This call for papers has just arrived from BIOS, LSE:
The BIOS Centre is organizing an international conference on 7-9 September 2006 at the London School of Economics and Political Science. The aims of the conference are to provide a comparative and global perspective on present forms of practice in the life sciences. The Organizing Committee welcomes proposals for individual papers which seek to make conceptually innovative contributions to the exploration of the character and genealogy of transformations in health, illness, vitality, and pathology. We are particularly (though not exclusively) seeking abstracts which relate to following themes:
Social science of regenerative medical technologies:
Papers which explore any area related to the science(s), technologies, regulation, implications and use of regenerative medical technologies such as stems cells, cell cultures, engineered tissues, or xenotransplantation. We welcome papers which explore the social and ethical implications of regenerative medical technologies as they relate to ideas and notions around identity, gender, disability, age, ethnicity, or social class. Papers that explore regenerative medical technologies in relation to concepts such as embodiment, personhood, responsibility, risk and capitalism are also welcomed.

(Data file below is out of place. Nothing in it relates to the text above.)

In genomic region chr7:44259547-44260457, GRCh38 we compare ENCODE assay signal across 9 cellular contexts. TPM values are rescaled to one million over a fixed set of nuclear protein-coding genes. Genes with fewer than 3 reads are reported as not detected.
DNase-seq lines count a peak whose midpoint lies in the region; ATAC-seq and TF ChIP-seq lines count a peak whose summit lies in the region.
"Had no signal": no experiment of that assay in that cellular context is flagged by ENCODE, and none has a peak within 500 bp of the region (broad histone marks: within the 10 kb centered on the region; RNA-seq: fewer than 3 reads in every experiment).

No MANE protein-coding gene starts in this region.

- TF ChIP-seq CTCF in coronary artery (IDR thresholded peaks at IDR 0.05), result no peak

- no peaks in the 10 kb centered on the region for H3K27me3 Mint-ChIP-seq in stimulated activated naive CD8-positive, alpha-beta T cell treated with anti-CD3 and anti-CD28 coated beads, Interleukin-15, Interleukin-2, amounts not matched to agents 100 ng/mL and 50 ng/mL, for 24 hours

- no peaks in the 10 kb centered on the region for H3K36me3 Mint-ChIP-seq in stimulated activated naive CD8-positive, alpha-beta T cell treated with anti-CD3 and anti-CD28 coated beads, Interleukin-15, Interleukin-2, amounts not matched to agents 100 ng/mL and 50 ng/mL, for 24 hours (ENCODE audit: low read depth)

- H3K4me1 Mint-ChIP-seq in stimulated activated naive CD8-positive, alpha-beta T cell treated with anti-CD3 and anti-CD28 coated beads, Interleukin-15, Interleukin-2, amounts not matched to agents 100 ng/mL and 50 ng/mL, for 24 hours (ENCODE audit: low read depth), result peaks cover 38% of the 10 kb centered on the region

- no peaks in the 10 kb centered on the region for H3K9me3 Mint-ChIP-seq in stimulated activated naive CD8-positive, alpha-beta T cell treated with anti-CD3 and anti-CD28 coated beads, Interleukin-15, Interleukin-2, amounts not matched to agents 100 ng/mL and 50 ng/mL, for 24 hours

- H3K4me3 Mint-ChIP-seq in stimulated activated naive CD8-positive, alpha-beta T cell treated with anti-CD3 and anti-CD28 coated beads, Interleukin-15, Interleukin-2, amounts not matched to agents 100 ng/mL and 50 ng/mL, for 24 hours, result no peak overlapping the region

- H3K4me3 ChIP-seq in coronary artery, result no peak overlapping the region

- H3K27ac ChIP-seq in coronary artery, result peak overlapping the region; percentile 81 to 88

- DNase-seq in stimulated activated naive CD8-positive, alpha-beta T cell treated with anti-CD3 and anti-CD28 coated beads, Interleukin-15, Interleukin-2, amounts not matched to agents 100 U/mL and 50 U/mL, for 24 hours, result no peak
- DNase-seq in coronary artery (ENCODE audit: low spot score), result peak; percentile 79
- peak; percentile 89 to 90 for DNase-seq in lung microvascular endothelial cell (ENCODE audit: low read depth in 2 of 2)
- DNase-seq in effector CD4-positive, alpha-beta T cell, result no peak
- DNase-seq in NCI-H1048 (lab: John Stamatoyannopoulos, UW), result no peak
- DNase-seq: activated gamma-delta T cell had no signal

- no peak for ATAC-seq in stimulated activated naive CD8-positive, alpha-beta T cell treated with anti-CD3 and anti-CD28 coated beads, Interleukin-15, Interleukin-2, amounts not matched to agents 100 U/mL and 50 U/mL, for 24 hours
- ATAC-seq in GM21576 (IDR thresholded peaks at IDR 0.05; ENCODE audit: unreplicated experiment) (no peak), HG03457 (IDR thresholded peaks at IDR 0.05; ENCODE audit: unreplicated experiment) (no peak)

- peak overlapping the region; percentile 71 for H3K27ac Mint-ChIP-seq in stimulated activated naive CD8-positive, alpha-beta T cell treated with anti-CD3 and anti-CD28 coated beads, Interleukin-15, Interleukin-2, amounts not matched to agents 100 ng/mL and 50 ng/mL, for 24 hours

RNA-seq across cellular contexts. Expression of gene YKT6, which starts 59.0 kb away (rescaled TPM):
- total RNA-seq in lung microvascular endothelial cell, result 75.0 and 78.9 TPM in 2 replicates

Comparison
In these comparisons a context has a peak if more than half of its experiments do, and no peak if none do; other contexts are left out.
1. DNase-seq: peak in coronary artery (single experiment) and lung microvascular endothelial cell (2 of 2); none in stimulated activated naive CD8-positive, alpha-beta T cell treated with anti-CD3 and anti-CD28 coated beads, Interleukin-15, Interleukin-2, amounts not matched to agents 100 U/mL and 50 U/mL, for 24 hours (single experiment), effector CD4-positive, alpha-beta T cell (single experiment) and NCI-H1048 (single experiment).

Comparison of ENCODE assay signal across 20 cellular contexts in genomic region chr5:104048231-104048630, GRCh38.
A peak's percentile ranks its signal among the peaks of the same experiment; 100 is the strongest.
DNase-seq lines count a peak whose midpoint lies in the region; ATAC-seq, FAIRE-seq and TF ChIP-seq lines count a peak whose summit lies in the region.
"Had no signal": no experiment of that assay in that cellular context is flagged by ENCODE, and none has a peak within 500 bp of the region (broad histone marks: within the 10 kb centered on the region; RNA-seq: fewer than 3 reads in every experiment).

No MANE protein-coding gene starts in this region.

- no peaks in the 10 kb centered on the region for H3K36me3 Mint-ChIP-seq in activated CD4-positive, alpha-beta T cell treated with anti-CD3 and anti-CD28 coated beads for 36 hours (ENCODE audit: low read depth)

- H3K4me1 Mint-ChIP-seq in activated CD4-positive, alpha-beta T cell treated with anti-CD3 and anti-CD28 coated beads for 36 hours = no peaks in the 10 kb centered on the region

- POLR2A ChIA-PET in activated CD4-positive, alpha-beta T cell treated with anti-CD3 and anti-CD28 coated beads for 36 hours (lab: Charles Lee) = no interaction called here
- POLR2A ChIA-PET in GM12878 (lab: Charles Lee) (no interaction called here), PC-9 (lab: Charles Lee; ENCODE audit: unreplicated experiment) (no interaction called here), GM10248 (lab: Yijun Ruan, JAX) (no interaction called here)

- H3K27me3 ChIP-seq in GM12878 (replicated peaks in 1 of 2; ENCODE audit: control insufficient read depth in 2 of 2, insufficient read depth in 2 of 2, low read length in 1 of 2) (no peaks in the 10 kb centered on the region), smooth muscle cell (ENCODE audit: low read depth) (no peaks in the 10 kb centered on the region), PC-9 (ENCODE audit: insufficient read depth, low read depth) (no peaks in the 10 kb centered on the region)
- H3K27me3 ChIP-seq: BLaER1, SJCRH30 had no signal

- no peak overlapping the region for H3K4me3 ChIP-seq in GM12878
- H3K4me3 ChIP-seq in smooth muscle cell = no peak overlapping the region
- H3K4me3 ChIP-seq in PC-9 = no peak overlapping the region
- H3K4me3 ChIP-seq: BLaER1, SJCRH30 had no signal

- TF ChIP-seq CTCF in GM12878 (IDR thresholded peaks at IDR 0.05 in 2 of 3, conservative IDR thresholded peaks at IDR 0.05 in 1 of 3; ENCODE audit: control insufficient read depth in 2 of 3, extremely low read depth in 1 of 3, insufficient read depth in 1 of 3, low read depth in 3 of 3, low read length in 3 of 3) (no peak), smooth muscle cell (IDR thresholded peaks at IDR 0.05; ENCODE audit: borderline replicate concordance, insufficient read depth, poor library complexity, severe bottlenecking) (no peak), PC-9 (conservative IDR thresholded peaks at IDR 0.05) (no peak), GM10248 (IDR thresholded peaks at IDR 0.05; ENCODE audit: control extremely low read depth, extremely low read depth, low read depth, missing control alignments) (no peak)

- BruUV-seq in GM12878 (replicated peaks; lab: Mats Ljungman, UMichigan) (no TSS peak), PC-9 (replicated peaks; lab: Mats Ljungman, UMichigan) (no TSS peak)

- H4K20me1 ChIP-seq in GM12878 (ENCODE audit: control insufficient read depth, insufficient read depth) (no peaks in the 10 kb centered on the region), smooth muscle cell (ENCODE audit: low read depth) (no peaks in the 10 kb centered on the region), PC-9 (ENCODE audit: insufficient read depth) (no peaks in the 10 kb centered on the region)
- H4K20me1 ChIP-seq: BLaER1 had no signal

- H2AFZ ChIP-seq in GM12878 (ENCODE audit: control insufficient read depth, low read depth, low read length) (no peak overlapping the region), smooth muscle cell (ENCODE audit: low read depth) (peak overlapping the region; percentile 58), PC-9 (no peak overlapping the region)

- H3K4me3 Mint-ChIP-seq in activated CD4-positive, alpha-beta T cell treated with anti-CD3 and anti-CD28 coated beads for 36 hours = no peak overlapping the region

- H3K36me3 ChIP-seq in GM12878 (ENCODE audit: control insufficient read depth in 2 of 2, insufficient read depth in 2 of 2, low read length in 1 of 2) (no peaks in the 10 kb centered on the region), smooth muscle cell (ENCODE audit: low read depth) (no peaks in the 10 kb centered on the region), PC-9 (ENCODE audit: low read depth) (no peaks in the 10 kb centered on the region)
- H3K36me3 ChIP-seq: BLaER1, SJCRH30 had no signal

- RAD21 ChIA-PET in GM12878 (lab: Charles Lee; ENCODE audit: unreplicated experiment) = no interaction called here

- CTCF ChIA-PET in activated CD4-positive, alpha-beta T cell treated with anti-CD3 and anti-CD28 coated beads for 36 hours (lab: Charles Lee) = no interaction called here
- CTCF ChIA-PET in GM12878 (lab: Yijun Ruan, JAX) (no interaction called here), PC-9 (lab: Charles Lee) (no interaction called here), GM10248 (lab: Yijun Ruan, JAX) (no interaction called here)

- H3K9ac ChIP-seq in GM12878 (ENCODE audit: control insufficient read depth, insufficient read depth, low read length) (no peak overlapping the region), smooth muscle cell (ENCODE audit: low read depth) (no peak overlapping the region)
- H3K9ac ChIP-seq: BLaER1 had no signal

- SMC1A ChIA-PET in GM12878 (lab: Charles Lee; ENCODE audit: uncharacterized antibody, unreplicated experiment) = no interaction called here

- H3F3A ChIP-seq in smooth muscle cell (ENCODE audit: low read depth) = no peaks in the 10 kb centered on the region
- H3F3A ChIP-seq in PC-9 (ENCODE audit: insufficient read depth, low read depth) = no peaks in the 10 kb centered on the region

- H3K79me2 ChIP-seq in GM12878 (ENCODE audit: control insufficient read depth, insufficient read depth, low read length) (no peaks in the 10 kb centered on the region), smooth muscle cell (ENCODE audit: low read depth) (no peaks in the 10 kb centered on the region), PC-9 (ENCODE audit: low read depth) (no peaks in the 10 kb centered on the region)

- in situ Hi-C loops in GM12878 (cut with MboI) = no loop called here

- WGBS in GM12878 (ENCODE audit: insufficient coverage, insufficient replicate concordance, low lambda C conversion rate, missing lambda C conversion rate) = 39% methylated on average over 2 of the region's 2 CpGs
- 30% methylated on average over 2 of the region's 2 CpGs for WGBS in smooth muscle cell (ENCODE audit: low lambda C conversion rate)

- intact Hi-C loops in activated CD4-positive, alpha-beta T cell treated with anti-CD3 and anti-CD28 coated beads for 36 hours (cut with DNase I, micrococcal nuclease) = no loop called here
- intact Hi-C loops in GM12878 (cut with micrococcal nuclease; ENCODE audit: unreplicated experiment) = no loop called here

Neuroscience and society:
Papers which explore any area related to the manufacture, governance and implications of new technologies in the neurosciences, such as recent developments surrounding behavioural genomics, psychopharmacology, neuroimaging, consciousness, and the political economy of neuroscience research. In particular, papers which engage with the question of how developments in the neurosciences may be reshaping distinctions between health and illness, treatment and enhancement, normality and pathology.
Bioeconomics and biocapital:
Papers which explore any area related to the regional, national and transnational economic and political implications of developments in genomics and biomedicine, including issues of biological surveillance; trade; the inequitable distribution of wealth and resources; the patenting of genes and living organisms; branding in biomedicine and biotechnology; and the political economy of intellectual property regimes. Papers which embrace terms such as “biocapital” and “bioeconomics” as effective conceptual heuristics to characterize new economic developments, or which critique the usefulness or the novelty of such terms, are equally welcome.
Letters of acceptance will be sent by May 1. The conference fee will be £175 (this fee includes registration, lunches, and a conference dinner. It excludes travel and accommodation).
For any further details, please contact the BIOS Organizing Committee (Chaired by Dr. Carlos Novas) via Linsey McGoey, BIOS, London School of Economics, Houghton Street, London, WC2A 2AE, . Web: http://www.lse.ac.uk/collections/BIOS/vital_politicsII.htm